Song: "American Woman"
Album: American Woman
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Though they are few and far between in the larger picture of the overall history of recorded music, one is often left to wonder whether a band is aware of the magnitude of their efforts whilst in the process of creating a song that will go on to be named an "all time great." While some groups have made comments that they knew it was "something special," there are just as many that claim to have been shocked when the song in question reaches such iconic status. Yet in most cases, one can see the group itself building to such a moment as their career progresses and their sound develops, and the situations where it seems to "come out of nowhere" are far fewer. However, even though they had already had a number of moderate hits, it was not until The Guess Who made a drastic shift in their sound that they became the legends that they remain to this day. Furthermore, their best selling song was about as accidental as one could possibly imagine, forming out of an impromptu jam session one evening on stage. More than forty years later, the song remains as powerful and iconic as it did when it was first released, and many aspects of the song would become the key elements to the "arena rock" sound that dominated a majority of the 1970's. From it's iconic riff to the somewhat controversial lyrics, there is no other song in history that can boast the same groove and musical prowess that one can experience on The Guess Who's unforgettable 1970 single, "American Woman."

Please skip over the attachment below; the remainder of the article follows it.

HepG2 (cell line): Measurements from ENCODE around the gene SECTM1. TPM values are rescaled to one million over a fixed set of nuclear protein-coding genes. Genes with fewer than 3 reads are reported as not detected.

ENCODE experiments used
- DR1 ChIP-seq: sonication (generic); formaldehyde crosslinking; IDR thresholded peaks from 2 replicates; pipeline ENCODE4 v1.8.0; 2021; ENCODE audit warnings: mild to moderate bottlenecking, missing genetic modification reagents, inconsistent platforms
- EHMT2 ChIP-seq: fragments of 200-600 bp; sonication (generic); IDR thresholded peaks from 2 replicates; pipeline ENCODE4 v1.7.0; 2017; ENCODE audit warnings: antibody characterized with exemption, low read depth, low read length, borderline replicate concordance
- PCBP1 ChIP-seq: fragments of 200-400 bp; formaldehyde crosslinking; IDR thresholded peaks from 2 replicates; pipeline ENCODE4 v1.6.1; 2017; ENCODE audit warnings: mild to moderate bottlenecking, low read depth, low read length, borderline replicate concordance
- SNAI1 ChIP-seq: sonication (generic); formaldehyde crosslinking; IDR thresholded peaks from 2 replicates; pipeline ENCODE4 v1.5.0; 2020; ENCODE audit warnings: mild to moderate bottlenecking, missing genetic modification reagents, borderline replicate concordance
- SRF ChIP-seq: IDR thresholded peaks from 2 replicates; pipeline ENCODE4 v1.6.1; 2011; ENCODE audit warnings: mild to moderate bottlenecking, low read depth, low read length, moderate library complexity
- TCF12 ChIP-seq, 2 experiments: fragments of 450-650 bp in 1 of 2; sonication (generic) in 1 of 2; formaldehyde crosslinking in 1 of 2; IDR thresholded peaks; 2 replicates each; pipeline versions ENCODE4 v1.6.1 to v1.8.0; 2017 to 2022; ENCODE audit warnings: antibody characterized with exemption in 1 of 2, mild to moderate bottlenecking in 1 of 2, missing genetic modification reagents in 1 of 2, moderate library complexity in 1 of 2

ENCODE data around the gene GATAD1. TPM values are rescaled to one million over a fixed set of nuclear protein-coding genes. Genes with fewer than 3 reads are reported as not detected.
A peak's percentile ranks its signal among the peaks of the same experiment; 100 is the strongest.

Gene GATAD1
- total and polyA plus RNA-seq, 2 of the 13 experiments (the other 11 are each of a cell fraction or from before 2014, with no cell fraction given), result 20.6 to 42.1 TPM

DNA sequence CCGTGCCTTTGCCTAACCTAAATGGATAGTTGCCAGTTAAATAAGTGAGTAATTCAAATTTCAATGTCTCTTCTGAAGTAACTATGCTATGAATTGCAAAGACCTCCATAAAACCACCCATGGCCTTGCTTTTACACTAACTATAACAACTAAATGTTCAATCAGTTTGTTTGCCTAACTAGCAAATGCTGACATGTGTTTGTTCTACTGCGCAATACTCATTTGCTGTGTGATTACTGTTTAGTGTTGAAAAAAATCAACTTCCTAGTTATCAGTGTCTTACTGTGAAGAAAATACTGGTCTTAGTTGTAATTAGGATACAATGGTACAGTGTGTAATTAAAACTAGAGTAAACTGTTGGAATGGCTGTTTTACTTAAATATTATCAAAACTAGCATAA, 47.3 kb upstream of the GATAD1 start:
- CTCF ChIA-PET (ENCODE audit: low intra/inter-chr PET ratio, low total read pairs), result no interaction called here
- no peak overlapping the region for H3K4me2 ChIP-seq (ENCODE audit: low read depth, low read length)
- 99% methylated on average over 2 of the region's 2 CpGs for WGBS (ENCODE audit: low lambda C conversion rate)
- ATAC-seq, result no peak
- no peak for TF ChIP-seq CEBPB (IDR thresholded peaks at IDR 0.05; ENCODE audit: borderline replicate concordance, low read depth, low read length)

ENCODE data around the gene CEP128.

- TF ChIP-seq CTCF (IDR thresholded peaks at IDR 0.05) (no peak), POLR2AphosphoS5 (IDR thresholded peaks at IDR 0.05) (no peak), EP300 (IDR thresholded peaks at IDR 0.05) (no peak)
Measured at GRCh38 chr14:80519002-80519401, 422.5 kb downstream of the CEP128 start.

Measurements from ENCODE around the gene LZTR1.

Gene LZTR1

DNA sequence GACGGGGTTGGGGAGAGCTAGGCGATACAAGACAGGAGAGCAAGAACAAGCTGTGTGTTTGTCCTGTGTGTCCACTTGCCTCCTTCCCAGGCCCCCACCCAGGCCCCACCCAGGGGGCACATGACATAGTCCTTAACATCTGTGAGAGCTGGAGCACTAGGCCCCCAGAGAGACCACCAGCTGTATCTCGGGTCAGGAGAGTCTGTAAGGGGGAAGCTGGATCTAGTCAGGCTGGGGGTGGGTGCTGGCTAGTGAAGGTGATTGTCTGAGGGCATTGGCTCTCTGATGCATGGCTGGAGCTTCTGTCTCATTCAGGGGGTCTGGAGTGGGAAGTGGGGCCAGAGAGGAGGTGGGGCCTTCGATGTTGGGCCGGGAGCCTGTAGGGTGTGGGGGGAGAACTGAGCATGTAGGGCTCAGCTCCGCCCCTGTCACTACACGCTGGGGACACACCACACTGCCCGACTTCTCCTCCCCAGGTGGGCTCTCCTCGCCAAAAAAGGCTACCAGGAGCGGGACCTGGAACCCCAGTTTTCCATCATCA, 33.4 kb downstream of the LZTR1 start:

When it comes to unmistakable guitar riffs, the one that Randy Bachman plays at the top of "American Woman" can easily be argued as one of the greatest of all time. There is instantly a slinky, almost sensual swagger to the song, and few other recordings have been able to achieve such a distinctive groove. On many levels, it is this sway that defines the decade that had just passed, and the slight distortion that his guitar brings makes the riff nothing short of perfect. The downbeat emphasis brought by drummer Garry Peterson quickly builds a superb level of tension, and when the song drops into the main section, it is largely his efforts that make it so dramatic. Bassist Jim Kale delivers the finest performance of his career, and it is within his playing where the groove of the song resides, as he is able t bring an amazing level of depth to the circling progression. Yet aside from the guitar riff, "American Woman" may be best known for the almost wild keyboard playing from Burton Cummings. Again making a close tie to the psychedelic sound, it presents a fantastic compliment to Bachman's playing, whilst also giving the song an amazing amount of width. As a combined sound, there is a clear sense of blues influence, and yet there is also an overall amount of grandeur within the song, and it is this element that one can see becoming the cornerstone of what would become the "arena rock" sound.